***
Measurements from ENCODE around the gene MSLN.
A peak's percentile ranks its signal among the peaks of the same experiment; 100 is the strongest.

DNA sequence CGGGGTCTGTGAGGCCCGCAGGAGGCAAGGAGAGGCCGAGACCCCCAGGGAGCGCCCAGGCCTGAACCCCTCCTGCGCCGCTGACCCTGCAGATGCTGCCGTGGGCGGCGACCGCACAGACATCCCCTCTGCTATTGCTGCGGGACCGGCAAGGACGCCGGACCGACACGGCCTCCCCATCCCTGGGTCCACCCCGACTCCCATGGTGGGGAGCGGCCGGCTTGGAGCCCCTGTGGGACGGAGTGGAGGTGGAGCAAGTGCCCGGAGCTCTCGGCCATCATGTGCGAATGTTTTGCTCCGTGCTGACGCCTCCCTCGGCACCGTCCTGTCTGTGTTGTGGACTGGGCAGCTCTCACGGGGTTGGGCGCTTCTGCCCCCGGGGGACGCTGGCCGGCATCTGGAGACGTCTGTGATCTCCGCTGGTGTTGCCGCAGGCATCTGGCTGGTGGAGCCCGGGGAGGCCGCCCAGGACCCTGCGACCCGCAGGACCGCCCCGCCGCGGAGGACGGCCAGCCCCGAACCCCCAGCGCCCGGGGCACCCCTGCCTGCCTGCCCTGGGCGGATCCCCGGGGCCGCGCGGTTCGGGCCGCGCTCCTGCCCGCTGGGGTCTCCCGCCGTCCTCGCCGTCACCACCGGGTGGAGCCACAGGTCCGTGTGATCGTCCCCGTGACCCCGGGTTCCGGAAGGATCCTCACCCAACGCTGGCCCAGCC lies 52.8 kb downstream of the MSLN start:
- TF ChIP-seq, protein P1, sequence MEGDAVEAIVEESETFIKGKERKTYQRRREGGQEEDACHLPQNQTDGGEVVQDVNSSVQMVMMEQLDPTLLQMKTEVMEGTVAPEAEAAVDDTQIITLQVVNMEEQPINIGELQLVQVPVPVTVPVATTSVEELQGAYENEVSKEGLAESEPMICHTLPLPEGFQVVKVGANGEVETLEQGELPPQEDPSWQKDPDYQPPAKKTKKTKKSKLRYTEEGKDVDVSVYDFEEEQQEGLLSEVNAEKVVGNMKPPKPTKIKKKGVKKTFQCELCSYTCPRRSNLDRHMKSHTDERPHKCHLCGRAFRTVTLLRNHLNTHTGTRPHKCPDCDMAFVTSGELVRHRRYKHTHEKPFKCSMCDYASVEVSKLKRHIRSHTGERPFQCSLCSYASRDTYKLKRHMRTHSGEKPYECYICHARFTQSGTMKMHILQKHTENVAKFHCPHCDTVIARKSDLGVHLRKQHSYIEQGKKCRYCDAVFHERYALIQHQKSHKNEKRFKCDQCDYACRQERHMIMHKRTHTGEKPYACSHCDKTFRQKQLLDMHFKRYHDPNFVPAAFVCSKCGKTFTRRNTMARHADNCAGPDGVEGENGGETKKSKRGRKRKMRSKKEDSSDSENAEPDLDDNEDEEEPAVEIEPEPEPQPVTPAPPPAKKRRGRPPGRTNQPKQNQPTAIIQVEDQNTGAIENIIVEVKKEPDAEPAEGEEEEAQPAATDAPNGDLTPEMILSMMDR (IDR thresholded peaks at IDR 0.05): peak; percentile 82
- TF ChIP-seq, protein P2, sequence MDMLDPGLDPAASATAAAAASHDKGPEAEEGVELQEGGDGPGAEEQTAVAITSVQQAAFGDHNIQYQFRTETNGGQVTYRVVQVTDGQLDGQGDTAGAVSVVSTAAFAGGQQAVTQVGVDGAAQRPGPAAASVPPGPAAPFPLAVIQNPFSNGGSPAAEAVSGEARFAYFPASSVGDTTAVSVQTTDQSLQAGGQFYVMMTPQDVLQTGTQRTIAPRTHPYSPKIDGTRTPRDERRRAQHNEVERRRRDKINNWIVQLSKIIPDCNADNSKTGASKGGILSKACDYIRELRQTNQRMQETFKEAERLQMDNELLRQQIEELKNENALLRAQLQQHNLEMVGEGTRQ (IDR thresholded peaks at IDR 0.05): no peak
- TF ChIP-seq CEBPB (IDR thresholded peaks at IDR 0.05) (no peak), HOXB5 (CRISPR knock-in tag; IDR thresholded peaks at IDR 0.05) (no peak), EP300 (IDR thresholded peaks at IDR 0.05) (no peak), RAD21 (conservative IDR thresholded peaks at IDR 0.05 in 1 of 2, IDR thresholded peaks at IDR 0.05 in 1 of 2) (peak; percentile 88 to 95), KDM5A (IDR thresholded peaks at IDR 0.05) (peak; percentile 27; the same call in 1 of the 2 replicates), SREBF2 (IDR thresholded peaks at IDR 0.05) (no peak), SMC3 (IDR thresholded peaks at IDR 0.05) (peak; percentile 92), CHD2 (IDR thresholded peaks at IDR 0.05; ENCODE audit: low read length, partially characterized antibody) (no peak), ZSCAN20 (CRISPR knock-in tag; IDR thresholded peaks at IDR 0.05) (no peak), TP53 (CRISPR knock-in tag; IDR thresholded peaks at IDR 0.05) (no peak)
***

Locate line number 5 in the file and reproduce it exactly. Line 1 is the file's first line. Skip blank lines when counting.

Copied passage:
- TF ChIP-seq, protein P2, sequence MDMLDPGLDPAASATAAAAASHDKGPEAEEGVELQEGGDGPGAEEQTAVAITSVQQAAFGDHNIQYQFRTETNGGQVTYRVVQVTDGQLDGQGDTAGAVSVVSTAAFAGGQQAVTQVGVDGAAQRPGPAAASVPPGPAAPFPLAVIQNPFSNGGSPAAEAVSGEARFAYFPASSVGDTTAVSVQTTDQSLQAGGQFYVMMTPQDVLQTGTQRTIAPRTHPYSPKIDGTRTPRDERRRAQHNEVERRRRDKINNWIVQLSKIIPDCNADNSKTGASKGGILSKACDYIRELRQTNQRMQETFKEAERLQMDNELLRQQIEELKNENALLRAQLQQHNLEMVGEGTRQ (IDR thresholded peaks at IDR 0.05): no peak